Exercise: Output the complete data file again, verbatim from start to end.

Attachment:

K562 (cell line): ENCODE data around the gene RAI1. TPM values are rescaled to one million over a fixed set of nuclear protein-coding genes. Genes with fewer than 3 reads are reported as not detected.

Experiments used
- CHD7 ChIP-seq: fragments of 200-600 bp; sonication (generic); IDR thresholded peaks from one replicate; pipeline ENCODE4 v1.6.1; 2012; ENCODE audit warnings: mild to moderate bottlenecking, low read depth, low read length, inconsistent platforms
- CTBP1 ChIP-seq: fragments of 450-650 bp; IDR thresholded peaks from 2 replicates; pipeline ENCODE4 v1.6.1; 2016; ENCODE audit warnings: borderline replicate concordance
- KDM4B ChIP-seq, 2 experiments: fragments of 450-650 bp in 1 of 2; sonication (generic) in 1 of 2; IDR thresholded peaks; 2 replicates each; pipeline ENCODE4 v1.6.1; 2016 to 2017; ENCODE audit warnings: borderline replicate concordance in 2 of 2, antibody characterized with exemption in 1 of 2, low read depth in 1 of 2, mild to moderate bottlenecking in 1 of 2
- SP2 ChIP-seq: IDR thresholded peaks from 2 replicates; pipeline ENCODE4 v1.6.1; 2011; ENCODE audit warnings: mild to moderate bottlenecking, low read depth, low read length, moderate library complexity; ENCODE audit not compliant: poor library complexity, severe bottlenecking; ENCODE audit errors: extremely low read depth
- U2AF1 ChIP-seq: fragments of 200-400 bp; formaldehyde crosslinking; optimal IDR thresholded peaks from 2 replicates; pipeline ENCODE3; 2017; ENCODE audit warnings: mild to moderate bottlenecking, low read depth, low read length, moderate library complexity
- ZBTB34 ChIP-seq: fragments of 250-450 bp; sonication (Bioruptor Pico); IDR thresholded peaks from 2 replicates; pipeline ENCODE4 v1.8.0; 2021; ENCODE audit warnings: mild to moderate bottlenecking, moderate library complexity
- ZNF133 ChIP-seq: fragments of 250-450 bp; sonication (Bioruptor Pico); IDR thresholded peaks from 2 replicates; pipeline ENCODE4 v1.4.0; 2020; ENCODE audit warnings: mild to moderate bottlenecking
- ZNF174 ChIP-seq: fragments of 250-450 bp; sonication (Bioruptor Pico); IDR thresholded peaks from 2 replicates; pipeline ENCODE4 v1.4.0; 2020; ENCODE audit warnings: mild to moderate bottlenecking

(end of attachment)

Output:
K562 (cell line): ENCODE data around the gene RAI1. TPM values are rescaled to one million over a fixed set of nuclear protein-coding genes. Genes with fewer than 3 reads are reported as not detected.

Experiments used
- CHD7 ChIP-seq: fragments of 200-600 bp; sonication (generic); IDR thresholded peaks from one replicate; pipeline ENCODE4 v1.6.1; 2012; ENCODE audit warnings: mild to moderate bottlenecking, low read depth, low read length, inconsistent platforms
- CTBP1 ChIP-seq: fragments of 450-650 bp; IDR thresholded peaks from 2 replicates; pipeline ENCODE4 v1.6.1; 2016; ENCODE audit warnings: borderline replicate concordance
- KDM4B ChIP-seq, 2 experiments: fragments of 450-650 bp in 1 of 2; sonication (generic) in 1 of 2; IDR thresholded peaks; 2 replicates each; pipeline ENCODE4 v1.6.1; 2016 to 2017; ENCODE audit warnings: borderline replicate concordance in 2 of 2, antibody characterized with exemption in 1 of 2, low read depth in 1 of 2, mild to moderate bottlenecking in 1 of 2
- SP2 ChIP-seq: IDR thresholded peaks from 2 replicates; pipeline ENCODE4 v1.6.1; 2011; ENCODE audit warnings: mild to moderate bottlenecking, low read depth, low read length, moderate library complexity; ENCODE audit not compliant: poor library complexity, severe bottlenecking; ENCODE audit errors: extremely low read depth
- U2AF1 ChIP-seq: fragments of 200-400 bp; formaldehyde crosslinking; optimal IDR thresholded peaks from 2 replicates; pipeline ENCODE3; 2017; ENCODE audit warnings: mild to moderate bottlenecking, low read depth, low read length, moderate library complexity
- ZBTB34 ChIP-seq: fragments of 250-450 bp; sonication (Bioruptor Pico); IDR thresholded peaks from 2 replicates; pipeline ENCODE4 v1.8.0; 2021; ENCODE audit warnings: mild to moderate bottlenecking, moderate library complexity
- ZNF133 ChIP-seq: fragments of 250-450 bp; sonication (Bioruptor Pico); IDR thresholded peaks from 2 replicates; pipeline ENCODE4 v1.4.0; 2020; ENCODE audit warnings: mild to moderate bottlenecking
- ZNF174 ChIP-seq: fragments of 250-450 bp; sonication (Bioruptor Pico); IDR thresholded peaks from 2 replicates; pipeline ENCODE4 v1.4.0; 2020; ENCODE audit warnings: mild to moderate bottlenecking